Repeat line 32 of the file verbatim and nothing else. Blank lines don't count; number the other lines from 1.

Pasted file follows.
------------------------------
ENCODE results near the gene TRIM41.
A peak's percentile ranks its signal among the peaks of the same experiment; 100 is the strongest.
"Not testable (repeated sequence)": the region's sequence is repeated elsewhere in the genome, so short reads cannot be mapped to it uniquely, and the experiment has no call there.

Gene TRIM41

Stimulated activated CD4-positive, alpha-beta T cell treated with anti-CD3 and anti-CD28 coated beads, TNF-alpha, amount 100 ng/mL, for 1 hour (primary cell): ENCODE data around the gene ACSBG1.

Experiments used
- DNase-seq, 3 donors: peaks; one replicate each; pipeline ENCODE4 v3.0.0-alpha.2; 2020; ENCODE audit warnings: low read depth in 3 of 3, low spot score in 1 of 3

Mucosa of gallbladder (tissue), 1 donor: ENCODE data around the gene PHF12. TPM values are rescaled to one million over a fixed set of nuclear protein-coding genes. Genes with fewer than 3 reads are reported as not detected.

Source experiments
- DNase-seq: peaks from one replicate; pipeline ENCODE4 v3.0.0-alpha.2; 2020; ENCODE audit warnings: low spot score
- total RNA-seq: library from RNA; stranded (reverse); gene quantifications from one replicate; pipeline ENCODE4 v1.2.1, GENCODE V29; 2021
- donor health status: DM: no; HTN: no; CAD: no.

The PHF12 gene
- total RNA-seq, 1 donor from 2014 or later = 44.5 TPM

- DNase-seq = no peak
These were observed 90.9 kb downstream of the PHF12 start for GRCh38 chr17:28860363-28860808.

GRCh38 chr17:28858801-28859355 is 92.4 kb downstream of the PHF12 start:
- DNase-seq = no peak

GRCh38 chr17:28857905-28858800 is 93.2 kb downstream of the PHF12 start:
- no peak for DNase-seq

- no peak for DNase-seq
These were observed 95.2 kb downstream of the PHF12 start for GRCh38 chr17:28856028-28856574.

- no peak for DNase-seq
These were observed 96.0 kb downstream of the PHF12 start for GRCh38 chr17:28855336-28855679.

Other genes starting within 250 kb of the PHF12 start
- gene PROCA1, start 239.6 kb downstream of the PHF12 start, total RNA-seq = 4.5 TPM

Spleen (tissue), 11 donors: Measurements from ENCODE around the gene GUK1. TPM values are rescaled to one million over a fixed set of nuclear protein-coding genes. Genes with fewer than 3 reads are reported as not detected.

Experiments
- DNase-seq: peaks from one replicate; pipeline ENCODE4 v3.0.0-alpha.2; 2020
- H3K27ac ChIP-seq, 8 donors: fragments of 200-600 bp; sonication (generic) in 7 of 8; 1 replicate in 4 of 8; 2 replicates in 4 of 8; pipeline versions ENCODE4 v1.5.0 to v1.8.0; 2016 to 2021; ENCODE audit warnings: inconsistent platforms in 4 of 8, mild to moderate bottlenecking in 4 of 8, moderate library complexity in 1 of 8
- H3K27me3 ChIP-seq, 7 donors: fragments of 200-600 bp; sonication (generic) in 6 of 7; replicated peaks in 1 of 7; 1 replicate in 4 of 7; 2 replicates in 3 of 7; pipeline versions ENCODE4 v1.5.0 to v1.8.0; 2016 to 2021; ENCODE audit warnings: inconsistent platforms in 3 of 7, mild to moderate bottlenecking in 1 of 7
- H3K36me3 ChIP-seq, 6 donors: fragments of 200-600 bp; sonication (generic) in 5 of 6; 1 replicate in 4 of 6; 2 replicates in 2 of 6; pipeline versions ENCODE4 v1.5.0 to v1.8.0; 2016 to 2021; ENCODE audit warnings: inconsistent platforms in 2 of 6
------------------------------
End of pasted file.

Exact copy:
- H3K36me3 ChIP-seq, 6 donors: fragments of 200-600 bp; sonication (generic) in 5 of 6; 1 replicate in 4 of 6; 2 replicates in 2 of 6; pipeline versions ENCODE4 v1.5.0 to v1.8.0; 2016 to 2021; ENCODE audit warnings: inconsistent platforms in 2 of 6